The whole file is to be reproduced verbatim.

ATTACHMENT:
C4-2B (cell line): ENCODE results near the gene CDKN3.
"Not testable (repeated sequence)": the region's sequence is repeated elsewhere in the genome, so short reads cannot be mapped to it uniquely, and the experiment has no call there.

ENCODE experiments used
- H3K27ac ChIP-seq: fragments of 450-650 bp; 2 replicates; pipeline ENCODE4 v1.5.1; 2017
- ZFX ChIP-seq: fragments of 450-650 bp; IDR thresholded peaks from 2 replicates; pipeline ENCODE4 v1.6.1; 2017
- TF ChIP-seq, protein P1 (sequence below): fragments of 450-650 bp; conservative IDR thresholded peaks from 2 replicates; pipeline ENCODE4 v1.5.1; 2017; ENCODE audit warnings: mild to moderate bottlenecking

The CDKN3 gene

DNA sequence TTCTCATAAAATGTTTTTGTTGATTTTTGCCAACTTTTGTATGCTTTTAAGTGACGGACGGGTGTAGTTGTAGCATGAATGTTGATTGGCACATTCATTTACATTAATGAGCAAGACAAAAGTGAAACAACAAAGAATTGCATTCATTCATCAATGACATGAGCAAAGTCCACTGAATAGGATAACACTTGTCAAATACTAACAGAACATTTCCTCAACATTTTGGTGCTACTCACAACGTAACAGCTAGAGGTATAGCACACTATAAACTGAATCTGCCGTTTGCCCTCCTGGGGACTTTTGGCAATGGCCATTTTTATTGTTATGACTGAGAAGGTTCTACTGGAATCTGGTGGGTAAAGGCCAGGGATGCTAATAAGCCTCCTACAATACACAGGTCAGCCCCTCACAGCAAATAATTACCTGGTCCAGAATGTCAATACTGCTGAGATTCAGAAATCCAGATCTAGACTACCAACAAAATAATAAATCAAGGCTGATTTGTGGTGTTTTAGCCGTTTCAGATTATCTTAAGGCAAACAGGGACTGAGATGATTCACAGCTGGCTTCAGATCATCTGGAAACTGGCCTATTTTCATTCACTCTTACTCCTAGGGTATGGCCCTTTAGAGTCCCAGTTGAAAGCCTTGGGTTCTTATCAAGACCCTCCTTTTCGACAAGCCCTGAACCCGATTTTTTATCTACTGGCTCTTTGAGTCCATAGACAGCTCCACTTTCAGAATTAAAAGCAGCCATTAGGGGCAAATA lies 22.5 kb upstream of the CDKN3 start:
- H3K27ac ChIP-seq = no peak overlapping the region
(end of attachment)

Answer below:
C4-2B (cell line): ENCODE results near the gene CDKN3.
"Not testable (repeated sequence)": the region's sequence is repeated elsewhere in the genome, so short reads cannot be mapped to it uniquely, and the experiment has no call there.

ENCODE experiments used
- H3K27ac ChIP-seq: fragments of 450-650 bp; 2 replicates; pipeline ENCODE4 v1.5.1; 2017
- ZFX ChIP-seq: fragments of 450-650 bp; IDR thresholded peaks from 2 replicates; pipeline ENCODE4 v1.6.1; 2017
- TF ChIP-seq, protein P1 (sequence below): fragments of 450-650 bp; conservative IDR thresholded peaks from 2 replicates; pipeline ENCODE4 v1.5.1; 2017; ENCODE audit warnings: mild to moderate bottlenecking

The CDKN3 gene

DNA sequence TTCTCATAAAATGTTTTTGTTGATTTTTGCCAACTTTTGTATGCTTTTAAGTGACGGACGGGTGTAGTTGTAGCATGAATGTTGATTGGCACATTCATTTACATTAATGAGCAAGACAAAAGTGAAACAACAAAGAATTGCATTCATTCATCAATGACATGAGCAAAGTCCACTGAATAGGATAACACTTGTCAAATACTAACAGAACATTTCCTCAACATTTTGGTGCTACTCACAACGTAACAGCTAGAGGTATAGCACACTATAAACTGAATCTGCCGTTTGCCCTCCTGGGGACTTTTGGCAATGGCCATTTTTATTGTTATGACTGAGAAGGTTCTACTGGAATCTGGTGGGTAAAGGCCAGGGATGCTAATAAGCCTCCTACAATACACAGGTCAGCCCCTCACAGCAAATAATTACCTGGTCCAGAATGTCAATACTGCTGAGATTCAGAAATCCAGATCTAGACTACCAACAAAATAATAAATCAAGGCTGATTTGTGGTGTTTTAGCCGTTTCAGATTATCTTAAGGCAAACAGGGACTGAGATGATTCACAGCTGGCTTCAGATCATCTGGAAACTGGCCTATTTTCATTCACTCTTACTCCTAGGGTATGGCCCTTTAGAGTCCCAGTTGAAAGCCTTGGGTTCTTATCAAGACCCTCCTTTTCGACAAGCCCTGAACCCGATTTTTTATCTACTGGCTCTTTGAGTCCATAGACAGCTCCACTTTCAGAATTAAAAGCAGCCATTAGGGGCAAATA lies 22.5 kb upstream of the CDKN3 start:
- H3K27ac ChIP-seq = no peak overlapping the region